Updated: Oct 26
What's going on everyone?
This is a weird one. I don't think I would have ever taught with this game if schools were still open. I have been trying to find engaging ways to work with my students now that I am teaching from home. My attendance has dropped since the transition to online learning so I wanted to try and find something fun to do. One of my students recommended playing a super hero game and I immediately thought of Batman: The Telltale Series, developed by Telltale Games. You can find the lesson plan, handouts, and slides here.
Telltale Games is known for their interactive narrative based games. Instead of focusing on fighting and action, the core gameplay in their games lies in the decisions the player makes as a character. The player gets to choose the dialogue for the protagonist in every scene. These decisions even have consequences that shape the course of the story. Characters will remember and notice what you say, leading to potentially different outcomes. This allows the player to form the protagonist how they see fit. They can be mild natured, or more aggressive. It makes it easier for the player to project their own personality traits onto a protagonist, or role play as someone completely different. It is a type of storytelling unique to video games. Yes, there are quicktime events during action scenes, but the focus of the game is more about choosing dialogue and anticipating the consequences of your choices.
Batman: The Telltale Series takes this gaming medium and applies it to the titular Batman. Batman’s story has been told a million times across different mediums, but this game is different because the player gets to choose what kind of person/hero Batman will be. Through its use of dialogue choices, it allows our students to take an active role in crafting a story with one of the most popular characters ever made. The game is broken into five episodes. Each episode takes a little under two hours to complete. So my students will play one episode per week over the next five weeks.
As Telltale Games puts it, “Enter the fractured psyche of Bruce Wayne and discover the powerful and far-reaching consequences of your choices as the Dark Knight. In this gritty and violent story you’ll make discoveries that will shatter Bruce Wayne’s world, and the already fragile stability of a corrupt Gotham City. Your actions and your choices will determine the fate of the Batman.”
The game and storytelling is by no means perfect, but one aspect that is really great is how much it balances the story between Batman and his secret identity as Bruce Wayne. When you think of a Batman game you would probably assume that it is action based and that you would be playing as Batman the majority of the time. But Batman: The Telltale Series explicitly splits the narrative between these two parts of Bruce's identity. The player is even offered the option to address problems as either Bruce Wayne or Batman during important moments in the story. This helps the player drive the narrative in a way that they see fit. This leads me to the Aim of the lesson.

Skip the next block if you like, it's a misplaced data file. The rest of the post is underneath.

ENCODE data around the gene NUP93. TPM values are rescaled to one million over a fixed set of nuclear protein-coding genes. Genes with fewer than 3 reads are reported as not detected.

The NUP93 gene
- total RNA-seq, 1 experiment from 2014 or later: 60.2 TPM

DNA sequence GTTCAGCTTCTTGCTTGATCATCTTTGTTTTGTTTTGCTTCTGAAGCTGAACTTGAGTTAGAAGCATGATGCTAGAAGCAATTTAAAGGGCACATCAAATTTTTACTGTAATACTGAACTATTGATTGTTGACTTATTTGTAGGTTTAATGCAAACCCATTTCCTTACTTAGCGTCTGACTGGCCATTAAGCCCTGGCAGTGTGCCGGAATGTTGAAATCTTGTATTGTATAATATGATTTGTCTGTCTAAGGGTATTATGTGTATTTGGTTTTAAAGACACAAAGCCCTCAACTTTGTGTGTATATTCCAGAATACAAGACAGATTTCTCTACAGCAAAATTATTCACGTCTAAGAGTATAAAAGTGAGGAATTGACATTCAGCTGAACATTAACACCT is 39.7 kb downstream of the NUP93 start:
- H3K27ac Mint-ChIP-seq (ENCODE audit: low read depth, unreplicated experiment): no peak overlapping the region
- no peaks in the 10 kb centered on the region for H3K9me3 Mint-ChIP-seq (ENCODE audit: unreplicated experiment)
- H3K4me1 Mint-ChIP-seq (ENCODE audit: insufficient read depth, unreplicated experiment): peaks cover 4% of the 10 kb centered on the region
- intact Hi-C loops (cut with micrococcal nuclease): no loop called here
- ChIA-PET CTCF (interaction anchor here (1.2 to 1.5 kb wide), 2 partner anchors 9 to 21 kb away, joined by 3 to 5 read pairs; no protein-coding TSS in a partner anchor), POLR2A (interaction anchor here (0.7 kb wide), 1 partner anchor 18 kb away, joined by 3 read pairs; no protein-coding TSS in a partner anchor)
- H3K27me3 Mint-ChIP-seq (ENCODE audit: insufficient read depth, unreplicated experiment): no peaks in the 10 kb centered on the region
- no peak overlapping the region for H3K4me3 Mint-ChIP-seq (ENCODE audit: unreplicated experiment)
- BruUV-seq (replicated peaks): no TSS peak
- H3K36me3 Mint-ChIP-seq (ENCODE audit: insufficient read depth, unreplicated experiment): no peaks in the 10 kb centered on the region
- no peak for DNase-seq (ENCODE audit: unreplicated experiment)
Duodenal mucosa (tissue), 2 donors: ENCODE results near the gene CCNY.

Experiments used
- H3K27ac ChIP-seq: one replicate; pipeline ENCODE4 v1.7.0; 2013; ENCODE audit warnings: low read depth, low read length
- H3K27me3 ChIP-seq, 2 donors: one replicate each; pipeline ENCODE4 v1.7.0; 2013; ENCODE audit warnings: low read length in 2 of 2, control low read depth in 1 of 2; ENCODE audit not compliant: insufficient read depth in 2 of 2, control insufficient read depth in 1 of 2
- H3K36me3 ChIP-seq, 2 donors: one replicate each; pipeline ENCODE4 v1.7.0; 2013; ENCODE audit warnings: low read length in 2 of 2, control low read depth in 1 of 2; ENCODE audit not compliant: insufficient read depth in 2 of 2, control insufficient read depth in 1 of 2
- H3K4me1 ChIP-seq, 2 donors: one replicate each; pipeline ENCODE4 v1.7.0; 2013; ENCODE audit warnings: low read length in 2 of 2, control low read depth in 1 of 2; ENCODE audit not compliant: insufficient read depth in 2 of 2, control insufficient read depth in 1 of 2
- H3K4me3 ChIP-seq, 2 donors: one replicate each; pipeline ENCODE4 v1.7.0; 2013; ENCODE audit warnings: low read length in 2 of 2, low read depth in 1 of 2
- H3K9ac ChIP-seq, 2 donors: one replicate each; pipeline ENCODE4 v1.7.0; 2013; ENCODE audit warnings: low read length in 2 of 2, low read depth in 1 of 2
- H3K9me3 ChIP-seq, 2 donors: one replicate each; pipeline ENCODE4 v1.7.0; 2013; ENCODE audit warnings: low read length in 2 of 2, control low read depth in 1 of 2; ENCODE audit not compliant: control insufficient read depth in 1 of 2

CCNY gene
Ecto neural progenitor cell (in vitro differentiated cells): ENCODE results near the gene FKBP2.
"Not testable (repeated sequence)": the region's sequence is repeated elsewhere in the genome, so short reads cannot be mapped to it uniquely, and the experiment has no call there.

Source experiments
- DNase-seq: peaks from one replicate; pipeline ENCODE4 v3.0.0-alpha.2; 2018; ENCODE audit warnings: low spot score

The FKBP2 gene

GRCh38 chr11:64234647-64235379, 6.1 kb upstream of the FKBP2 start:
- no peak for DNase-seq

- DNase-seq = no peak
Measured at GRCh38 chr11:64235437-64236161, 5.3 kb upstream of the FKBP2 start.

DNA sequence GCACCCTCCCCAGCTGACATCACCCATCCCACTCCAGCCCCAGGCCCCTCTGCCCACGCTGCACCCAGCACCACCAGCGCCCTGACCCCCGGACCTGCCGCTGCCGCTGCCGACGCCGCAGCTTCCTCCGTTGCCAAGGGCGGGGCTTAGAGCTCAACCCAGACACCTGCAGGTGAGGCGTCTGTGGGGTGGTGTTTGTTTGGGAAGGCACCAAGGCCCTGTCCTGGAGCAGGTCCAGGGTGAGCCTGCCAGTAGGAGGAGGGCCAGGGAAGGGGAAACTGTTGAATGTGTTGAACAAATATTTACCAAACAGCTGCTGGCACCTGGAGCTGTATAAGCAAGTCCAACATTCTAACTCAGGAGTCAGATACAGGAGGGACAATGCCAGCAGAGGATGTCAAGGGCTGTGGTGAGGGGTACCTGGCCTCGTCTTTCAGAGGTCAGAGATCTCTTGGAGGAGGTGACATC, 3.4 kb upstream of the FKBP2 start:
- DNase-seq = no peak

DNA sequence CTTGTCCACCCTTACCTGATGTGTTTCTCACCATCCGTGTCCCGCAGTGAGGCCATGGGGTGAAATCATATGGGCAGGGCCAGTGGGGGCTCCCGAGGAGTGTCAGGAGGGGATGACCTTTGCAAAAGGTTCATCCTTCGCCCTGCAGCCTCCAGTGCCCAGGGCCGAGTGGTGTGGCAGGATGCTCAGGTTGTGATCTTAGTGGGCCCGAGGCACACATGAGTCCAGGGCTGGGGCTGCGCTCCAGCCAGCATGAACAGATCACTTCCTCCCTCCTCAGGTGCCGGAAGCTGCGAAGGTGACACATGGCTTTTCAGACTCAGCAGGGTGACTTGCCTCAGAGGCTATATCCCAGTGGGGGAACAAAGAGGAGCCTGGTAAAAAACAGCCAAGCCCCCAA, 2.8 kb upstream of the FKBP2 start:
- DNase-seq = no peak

The main question I want my students to answer at the end of the game is, "How do the dialogue choices in Batman: The Telltale Series strengthen or weaken the overall narrative of the game?" As we play through the game over the next couple of weeks, they will need to keep track of the decision made by the player and analyze the significance of the many dialogue choices. In a perfect world everyone would have their own copy of the game. We are instead watching one student of mine stream the game online via Twitch. So he is usually the only one making choices, although he has taken it upon himself to occasionally poll the students watching to help him make a decision. Most dialogue choices need to be completed within a certain time limit so there is not always time to ask other students for input, but there is downtime to think during the more critical moments in the story.
While analyzing the effectiveness of dialogue choices in the game will be the focus of this mini unit, the game also offers chances to talk about morality. This is especially true since the player gets to ultimately decide what kind of hero Batman will be. You can be fairly gentle and focus more fear tactics to get information you need, or you can beat the information out of them. Having conversations about whether the ends justify the means is always fruitful. Life would definitely be interesting with vigilantes running around, but we need to be cognizant about if it would actually be a good thing.
The first section today went really well. Students, although only 12 of them, were engaged and actively participating in conversation while we played. I took a screenshot towards the beginning game below and if you take a look one of my students said that they "hate decision talking games." Another one responded how you can get unexpected endings and you will always come across something new and different each time you play. By the end of today's episode the first student did admit that they like the story so far. Although they did mention that the developers were lazy because a lot of the people look too similar.
I will give an update on the game once I finish teaching with it a month from now, but so far it seems promising. I want to reiterate that I'm still not positive that I would teach with this game in a traditional school setting, but education is up in the air right now so why not try something fun and different. Also important to note is that the game is Rated M. Which means it really should not be played by anyone under 16. This is definitely a lesson for high school students.
Thanks for reading,
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